But more than 15 years after the introduction of these crops, critics still question their safety. Senior scientist Doug Gurian-Sherman with the Union of Concerned Scientists says the technology could have benefits, but whether it will be critical for feeding the world remains to be seen.

    “My understanding of the prize is you should be giving it to people that have shown major positive, unequivocally positive accomplishments in world agriculture. And I don’t see, so far, this technology being anywhere near that yet,” Gurian-Sherman said.

    Gurian-Sherman says the technology has put too much control over the seed supply in the hands of a few companies like Monsanto and Syngenta - companies that he notes are sponsors of the World Food Prize.

    The award will presented at a ceremony in the midwestern U.S. state of Iowa in October.

    Steve Baragona

    Steve Baragona is an award-winning multimedia journalist covering science, environment and health.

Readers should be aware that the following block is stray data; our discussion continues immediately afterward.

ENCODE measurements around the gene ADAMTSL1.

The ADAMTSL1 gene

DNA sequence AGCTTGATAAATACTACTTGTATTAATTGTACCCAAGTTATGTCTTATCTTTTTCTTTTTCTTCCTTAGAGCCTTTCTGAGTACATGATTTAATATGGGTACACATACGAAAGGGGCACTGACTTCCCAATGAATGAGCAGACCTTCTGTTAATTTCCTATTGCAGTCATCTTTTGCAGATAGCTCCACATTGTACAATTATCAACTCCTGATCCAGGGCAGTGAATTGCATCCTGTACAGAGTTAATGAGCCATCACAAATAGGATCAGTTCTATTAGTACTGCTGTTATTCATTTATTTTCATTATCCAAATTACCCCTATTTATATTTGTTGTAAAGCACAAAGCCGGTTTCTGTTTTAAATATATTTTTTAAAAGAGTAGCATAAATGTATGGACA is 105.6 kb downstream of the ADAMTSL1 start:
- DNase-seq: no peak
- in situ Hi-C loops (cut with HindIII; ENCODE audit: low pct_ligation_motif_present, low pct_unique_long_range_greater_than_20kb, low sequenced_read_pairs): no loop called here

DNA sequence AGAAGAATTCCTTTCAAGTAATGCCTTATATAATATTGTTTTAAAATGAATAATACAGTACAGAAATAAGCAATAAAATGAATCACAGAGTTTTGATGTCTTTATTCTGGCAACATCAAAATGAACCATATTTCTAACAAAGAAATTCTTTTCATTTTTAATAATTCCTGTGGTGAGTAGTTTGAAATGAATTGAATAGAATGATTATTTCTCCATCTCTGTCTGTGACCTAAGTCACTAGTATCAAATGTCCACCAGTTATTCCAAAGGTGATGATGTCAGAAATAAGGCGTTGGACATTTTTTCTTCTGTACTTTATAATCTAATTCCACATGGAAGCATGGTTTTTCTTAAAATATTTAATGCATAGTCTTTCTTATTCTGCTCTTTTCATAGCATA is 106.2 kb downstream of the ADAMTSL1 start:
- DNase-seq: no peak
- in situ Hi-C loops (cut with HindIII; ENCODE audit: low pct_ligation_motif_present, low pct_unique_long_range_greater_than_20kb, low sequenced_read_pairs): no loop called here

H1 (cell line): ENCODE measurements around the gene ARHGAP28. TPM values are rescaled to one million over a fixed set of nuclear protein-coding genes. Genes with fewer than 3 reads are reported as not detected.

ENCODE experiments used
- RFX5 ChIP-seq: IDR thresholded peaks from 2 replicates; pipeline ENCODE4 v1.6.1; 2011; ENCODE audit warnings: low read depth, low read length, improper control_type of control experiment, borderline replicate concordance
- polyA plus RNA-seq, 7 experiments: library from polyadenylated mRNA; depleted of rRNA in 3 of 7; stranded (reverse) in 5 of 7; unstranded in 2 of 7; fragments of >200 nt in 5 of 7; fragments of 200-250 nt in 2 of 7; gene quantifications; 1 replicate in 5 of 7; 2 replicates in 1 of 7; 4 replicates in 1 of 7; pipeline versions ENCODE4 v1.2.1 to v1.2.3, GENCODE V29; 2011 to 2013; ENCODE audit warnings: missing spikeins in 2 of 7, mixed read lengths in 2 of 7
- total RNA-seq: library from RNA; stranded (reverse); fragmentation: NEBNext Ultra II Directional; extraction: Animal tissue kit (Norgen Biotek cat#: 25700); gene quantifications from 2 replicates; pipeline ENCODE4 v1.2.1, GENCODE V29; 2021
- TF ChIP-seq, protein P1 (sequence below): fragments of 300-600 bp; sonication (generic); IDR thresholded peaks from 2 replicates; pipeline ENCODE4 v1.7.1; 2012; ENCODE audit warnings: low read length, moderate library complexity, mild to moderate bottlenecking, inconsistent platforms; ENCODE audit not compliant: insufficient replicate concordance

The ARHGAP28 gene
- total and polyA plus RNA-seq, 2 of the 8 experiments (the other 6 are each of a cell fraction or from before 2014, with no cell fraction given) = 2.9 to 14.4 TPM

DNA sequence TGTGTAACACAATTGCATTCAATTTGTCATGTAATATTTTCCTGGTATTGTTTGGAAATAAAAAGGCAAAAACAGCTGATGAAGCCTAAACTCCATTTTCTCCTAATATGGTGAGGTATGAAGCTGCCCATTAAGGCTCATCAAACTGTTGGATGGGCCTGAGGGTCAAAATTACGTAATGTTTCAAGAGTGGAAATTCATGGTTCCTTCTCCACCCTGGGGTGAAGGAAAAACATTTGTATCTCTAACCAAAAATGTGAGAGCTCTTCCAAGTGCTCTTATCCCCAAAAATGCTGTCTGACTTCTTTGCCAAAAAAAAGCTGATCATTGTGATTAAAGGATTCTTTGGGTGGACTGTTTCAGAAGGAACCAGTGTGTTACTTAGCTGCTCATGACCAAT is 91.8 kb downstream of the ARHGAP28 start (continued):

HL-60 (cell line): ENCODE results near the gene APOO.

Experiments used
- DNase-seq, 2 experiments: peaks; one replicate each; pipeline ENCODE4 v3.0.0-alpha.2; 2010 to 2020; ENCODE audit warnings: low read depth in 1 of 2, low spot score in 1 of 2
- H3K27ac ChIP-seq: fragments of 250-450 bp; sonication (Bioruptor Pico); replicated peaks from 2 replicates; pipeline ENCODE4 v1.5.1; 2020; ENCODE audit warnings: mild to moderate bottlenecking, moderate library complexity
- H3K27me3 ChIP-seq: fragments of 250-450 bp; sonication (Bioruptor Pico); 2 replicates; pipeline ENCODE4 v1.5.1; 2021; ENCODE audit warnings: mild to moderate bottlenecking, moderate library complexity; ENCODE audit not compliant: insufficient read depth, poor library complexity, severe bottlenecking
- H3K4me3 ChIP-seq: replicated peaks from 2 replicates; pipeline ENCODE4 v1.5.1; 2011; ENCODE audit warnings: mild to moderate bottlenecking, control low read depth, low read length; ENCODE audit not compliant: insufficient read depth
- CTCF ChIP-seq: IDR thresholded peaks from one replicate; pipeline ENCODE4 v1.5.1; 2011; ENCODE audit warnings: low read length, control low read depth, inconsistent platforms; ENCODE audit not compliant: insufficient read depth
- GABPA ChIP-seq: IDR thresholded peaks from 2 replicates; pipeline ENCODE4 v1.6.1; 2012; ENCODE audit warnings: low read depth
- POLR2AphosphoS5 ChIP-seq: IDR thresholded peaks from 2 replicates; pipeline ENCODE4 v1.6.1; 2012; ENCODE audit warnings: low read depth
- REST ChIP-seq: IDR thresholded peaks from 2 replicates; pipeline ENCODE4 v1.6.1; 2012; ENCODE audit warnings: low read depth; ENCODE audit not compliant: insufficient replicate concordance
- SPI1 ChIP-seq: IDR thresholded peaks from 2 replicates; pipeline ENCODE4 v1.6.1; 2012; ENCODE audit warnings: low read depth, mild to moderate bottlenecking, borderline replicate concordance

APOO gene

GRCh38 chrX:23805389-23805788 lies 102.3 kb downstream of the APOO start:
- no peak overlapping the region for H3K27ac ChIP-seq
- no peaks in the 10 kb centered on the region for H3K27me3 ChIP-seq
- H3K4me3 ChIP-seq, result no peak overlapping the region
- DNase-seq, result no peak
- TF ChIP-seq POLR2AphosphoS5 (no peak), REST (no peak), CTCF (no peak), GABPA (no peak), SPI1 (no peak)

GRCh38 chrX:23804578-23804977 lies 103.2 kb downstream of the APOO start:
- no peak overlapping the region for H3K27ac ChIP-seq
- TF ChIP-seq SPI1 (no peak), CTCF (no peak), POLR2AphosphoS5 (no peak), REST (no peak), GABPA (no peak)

He spent eight years in molecular biology and infectious disease research before deciding that writing about science was more fun than doing it. He graduated from the University of North Carolina at Chapel Hill with a master’s degree in journalism in 2002.

    You May Like

    US Internet Giants, EU Reach Deal to Combat Online Hate Speech

    Facebook, Twitter, Google and Microsoft commit to ‘quickly and efficiently’ act to clamp down on use of social media to incite violence, terror

    Video Tunisia’s Ennahda Party Begins a New Political Chapter

    Party now moves to separate its political and religious activities; change described by party members as pragmatic response to political and economic challenges facing Tunisia today

    Virtual Reality Fine-tuned at Asia Tech Show